[Python-Dev] [PEP 3148] futures - execute computations asynchronously

Calvin Spealman ironfroggy at gmail.com
Fri Mar 5 16:50:38 CET 2010

I revert my objections. I still would like to see this in use "in the
wild" and I might even use it thusly, myself.

On Fri, Mar 5, 2010 at 9:50 AM, Jesse Noller <jnoller at gmail.com> wrote:
> On Fri, Mar 5, 2010 at 7:45 AM, Calvin Spealman <ironfroggy at gmail.com> wrote:
>> A young library solving an old problem in a way that conflicts with
>> many of the other implementations available for years and with zero
>> apparent users in the wild is not an appropriate candidate for a PEP.
> Baloney. A young library providing some syntactic sugar which uses
> primitives in the standard library to implement a common pattern is
> fine for a PEP. We've hashed this out pretty heavily on the stdlib-sig
> list prior to bringing it here. By the same argument, we should shunt
> all of the recent unittest changes and improvements into space, since
> golly, other people did it, why should we.
> This is something relatively simple, which I would gladly add in an
> instant to the multiprocessing package - but Brian's one-upped me in
> that regard and is providing something which works with both threads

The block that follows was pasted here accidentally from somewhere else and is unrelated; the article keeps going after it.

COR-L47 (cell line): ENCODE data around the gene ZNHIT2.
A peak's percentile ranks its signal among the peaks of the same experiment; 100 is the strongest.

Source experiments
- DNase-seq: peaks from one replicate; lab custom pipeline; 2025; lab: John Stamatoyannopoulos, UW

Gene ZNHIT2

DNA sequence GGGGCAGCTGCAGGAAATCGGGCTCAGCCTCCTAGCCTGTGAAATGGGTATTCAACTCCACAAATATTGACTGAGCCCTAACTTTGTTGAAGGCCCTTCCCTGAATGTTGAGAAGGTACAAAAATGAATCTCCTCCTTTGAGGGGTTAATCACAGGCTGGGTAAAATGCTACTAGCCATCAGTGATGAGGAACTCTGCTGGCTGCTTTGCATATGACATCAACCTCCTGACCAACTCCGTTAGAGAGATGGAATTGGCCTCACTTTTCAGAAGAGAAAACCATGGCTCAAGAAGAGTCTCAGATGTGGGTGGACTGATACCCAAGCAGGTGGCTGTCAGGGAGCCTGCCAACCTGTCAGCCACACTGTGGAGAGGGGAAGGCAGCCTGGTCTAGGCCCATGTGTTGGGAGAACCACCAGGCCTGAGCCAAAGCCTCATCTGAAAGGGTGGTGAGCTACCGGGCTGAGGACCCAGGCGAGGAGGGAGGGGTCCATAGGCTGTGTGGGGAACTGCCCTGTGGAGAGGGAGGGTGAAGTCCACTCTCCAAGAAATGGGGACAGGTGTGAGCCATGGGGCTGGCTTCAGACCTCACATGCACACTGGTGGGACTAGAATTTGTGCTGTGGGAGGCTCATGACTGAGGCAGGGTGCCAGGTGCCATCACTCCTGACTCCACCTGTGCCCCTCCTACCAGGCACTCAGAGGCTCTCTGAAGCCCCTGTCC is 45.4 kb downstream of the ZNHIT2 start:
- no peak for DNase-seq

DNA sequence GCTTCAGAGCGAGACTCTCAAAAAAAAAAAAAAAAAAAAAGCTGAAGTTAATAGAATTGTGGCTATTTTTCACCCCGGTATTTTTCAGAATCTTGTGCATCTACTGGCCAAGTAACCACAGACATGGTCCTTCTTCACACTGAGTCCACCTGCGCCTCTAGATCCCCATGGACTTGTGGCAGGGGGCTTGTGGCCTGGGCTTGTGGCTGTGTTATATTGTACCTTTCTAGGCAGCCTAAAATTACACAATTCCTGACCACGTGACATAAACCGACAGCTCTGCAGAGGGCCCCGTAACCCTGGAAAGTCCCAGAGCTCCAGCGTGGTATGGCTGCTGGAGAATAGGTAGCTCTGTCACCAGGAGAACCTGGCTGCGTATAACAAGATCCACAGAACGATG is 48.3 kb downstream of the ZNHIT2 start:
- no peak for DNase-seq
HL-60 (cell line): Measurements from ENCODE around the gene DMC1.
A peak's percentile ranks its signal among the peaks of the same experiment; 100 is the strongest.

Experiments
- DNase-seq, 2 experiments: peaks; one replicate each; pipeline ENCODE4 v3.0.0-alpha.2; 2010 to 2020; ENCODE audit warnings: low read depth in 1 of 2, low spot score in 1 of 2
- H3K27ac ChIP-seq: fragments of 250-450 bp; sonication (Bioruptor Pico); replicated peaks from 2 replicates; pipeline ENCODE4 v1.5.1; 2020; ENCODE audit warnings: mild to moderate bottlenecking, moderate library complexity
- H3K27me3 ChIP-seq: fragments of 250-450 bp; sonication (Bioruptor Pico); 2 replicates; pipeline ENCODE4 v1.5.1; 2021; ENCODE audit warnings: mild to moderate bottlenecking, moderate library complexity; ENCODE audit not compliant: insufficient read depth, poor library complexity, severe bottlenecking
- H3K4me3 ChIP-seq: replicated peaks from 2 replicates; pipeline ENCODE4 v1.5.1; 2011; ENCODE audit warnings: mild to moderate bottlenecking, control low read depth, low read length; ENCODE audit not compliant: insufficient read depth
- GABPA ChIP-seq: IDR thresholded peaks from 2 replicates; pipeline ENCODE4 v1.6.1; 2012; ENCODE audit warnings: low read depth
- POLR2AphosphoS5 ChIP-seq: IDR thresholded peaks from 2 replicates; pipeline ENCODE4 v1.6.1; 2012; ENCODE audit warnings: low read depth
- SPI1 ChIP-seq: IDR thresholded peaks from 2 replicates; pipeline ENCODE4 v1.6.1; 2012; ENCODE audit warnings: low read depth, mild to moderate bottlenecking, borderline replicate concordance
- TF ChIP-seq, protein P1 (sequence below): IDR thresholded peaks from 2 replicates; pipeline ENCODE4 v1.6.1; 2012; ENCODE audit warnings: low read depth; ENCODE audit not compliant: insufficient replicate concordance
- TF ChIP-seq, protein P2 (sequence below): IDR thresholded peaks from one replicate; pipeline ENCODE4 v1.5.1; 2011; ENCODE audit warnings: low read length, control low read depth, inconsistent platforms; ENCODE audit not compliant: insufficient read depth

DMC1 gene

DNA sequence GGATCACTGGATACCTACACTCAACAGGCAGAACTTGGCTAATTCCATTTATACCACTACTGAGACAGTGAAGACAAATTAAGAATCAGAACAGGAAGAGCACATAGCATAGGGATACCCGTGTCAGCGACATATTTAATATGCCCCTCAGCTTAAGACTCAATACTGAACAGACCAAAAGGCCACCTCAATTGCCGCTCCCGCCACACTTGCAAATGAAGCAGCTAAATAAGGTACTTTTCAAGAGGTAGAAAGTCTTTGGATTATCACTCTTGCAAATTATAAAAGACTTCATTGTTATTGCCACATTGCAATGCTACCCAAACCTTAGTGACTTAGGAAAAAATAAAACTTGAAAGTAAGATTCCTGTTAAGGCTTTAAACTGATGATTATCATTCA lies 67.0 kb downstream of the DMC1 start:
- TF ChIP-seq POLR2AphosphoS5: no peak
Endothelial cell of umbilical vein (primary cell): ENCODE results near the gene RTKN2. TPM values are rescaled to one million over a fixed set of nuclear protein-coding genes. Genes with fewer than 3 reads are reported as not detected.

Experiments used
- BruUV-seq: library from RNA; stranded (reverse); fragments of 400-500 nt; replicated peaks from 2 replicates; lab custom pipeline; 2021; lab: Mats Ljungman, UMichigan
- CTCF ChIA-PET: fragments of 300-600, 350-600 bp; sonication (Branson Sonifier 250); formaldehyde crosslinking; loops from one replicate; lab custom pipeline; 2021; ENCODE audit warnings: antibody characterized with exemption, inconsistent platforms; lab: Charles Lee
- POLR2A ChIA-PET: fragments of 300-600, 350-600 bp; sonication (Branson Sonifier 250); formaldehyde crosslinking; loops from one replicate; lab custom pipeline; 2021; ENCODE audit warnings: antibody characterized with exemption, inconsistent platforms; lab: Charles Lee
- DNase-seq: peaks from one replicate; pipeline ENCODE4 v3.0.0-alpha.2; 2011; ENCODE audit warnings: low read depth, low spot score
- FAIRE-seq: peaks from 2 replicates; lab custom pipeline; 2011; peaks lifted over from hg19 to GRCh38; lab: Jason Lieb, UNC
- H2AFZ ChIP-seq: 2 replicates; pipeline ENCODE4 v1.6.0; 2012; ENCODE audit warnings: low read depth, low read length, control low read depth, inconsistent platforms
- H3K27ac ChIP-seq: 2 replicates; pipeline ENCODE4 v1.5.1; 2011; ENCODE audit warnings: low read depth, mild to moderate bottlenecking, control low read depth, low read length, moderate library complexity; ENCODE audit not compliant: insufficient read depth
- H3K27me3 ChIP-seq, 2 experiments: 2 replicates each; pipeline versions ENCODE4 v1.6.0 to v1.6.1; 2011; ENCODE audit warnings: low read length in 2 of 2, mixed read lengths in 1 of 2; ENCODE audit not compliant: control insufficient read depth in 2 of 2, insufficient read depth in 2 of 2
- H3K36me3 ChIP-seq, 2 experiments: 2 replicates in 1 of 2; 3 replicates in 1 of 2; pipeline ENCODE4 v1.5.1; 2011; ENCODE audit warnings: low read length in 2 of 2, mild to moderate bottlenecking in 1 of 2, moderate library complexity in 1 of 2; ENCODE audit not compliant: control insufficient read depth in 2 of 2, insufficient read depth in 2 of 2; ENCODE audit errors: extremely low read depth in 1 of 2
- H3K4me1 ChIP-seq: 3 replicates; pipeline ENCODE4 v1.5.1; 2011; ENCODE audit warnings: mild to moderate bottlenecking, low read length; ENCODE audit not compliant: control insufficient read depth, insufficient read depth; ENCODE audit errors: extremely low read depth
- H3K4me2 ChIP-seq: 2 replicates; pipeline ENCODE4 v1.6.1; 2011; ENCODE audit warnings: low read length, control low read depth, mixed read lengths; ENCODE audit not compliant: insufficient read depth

> and processes handily. Take a look at multiprocessing.Pool for example
> - all that is some sugar on top of the primitives, but it's good
> sugar, and is used by a fair number of people.
> Let me also state - "my" vision of where futures would live would be
> in a concurrent package - for example:
> from concurrent import futures
> The reason *why* is that I would like to also move the abstractions I
> have in multiprocessing *out* of that module, make them work with both
> threads and processes (if it makes sense) and reduce the
> multiprocessing module to the base primitive Process object. A
> concurrent package which implements common patterns built on top of
> the primitives we support is an objectively Good Thing.
> For example, how many of us have sat down and implemented a thread
> pool on top of threading, I would hazard to say that most of us who
> use threading have done this, and probably more than once. It stands
> to reason that this is a common enough pattern to include in the
> standard library.
> In any case; consider me a strong +1 to adding it.
> jesse

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